When we read about Big Data, it’s as if writers act like it is the “method of the future,” as if companies are not already implementing and benefiting from the Big Data revolution. The reality is, Big Data has already been here for some time, and the reasons why other industries are beginning to take notice is because it has been so successful for others.
While it’s true that nothing is absolutely foolproof, and certainly impregnable – after all, people really did escape from Alcatraz – there are many steps you can take to maximize security and minimize potential risks. One way is to follow the series of steps you have seen recently at tech sites like CNET and consumer sites such as Mashable.
I awoke this morning in London to have a leisurely scan of the newspapers before breakfast with Michael Stewart, president & CEO of Edelman Europe & CIS. Little did I know that my blood would be boiling within the first three minutes. As a teaser on page one of Tuesday’s Financial Times (I was a day late in reading… my bad), then onto page 12 in the front section was an article by Emma Jacobs titled, “Free publicity with no PRs.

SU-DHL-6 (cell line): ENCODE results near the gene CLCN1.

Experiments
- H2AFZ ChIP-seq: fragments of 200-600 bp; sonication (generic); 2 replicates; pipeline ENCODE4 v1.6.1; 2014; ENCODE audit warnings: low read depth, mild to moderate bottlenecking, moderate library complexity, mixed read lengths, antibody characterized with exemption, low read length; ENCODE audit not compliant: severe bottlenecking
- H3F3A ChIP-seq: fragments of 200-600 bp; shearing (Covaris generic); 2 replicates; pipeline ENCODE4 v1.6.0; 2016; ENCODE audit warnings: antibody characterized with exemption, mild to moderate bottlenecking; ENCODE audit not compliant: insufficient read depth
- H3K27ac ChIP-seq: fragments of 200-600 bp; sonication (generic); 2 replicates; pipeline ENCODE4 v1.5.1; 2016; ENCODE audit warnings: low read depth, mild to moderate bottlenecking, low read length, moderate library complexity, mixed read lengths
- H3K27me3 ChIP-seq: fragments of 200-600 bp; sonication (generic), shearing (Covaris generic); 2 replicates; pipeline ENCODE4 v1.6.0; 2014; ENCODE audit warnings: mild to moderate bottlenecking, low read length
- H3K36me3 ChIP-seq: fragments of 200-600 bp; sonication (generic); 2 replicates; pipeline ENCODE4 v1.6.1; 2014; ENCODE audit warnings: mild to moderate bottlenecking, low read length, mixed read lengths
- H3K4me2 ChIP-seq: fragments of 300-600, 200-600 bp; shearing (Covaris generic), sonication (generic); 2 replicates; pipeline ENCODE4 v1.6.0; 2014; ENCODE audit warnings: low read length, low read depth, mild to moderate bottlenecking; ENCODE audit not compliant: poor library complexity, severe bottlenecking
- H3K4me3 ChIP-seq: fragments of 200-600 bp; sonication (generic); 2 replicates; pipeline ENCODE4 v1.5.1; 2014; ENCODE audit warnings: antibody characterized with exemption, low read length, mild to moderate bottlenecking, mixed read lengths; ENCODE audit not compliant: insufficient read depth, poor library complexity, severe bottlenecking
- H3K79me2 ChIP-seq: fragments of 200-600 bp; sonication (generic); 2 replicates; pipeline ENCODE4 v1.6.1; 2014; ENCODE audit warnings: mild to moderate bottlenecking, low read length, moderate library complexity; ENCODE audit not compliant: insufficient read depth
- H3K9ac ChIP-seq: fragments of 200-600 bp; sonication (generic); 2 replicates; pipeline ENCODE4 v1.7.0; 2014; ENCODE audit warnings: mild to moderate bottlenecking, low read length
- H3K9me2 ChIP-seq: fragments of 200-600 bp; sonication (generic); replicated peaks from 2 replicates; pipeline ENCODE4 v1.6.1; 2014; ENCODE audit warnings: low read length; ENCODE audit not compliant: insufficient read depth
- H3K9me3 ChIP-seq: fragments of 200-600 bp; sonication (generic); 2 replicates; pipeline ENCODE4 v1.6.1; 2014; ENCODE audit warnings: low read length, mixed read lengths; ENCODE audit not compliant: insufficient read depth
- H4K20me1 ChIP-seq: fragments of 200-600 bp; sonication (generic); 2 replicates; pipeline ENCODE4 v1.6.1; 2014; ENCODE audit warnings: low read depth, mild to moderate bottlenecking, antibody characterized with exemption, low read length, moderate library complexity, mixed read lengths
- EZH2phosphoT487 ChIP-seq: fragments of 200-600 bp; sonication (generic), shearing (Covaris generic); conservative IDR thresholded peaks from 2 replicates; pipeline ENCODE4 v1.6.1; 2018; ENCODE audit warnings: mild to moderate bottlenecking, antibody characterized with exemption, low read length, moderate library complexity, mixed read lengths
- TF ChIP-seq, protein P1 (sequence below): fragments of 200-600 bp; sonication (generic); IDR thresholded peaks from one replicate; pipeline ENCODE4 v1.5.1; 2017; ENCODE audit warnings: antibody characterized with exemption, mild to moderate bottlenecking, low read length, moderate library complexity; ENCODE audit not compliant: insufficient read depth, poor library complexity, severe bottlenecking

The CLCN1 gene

I sat for an hour this week with David Miliband, former foreign secretary in the British Labour Government and now the president of the International Rescue Committee (IRC). Founded in 1933 by Albert Einstein when he fled Nazi tyranny in his homeland to live in the U.S., the IRC has assisted thousands of emigrants seeking a better life, among them Andy Grove of Intel, providing immediate assistance on site, and then helping them to sanctuary. The IRC is one of the world’s most prominent refugee-relief charities with a $450 million budget this year and operations in 40 countries and in 22 U.S. cities.
It is early December, 1944. A young GI has pulled another all-nighter listening to Nazi propaganda with a fellow soldier who recently emigrated to the U.S. from Germany, fleeing persecution. He has finished his report to his superiors just as the dawn arrives, including his recommendation for copy for leaflets to be dropped that day over enemy lines.